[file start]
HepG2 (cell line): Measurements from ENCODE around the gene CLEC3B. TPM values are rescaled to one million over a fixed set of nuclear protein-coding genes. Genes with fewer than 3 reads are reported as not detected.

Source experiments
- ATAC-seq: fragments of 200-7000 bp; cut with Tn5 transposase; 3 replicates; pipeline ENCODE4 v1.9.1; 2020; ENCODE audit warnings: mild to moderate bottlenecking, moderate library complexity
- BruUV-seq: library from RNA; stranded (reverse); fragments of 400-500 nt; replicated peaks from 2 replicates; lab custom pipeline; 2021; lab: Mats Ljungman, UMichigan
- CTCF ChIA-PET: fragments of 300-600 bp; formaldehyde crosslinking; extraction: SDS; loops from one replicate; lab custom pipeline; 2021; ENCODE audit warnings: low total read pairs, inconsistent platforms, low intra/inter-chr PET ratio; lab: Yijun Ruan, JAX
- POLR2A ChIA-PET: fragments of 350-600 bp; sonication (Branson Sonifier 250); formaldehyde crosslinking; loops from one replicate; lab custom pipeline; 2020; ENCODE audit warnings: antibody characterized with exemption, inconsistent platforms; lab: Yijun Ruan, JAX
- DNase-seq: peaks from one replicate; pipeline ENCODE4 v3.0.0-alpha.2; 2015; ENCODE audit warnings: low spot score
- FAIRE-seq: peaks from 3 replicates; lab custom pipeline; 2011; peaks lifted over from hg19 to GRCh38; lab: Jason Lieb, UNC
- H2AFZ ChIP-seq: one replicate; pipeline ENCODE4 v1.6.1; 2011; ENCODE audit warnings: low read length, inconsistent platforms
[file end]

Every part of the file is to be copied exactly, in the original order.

HepG2 (cell line): Measurements from ENCODE around the gene CLEC3B. TPM values are rescaled to one million over a fixed set of nuclear protein-coding genes. Genes with fewer than 3 reads are reported as not detected.

Source experiments
- ATAC-seq: fragments of 200-7000 bp; cut with Tn5 transposase; 3 replicates; pipeline ENCODE4 v1.9.1; 2020; ENCODE audit warnings: mild to moderate bottlenecking, moderate library complexity
- BruUV-seq: library from RNA; stranded (reverse); fragments of 400-500 nt; replicated peaks from 2 replicates; lab custom pipeline; 2021; lab: Mats Ljungman, UMichigan
- CTCF ChIA-PET: fragments of 300-600 bp; formaldehyde crosslinking; extraction: SDS; loops from one replicate; lab custom pipeline; 2021; ENCODE audit warnings: low total read pairs, inconsistent platforms, low intra/inter-chr PET ratio; lab: Yijun Ruan, JAX
- POLR2A ChIA-PET: fragments of 350-600 bp; sonication (Branson Sonifier 250); formaldehyde crosslinking; loops from one replicate; lab custom pipeline; 2020; ENCODE audit warnings: antibody characterized with exemption, inconsistent platforms; lab: Yijun Ruan, JAX
- DNase-seq: peaks from one replicate; pipeline ENCODE4 v3.0.0-alpha.2; 2015; ENCODE audit warnings: low spot score
- FAIRE-seq: peaks from 3 replicates; lab custom pipeline; 2011; peaks lifted over from hg19 to GRCh38; lab: Jason Lieb, UNC
- H2AFZ ChIP-seq: one replicate; pipeline ENCODE4 v1.6.1; 2011; ENCODE audit warnings: low read length, inconsistent platforms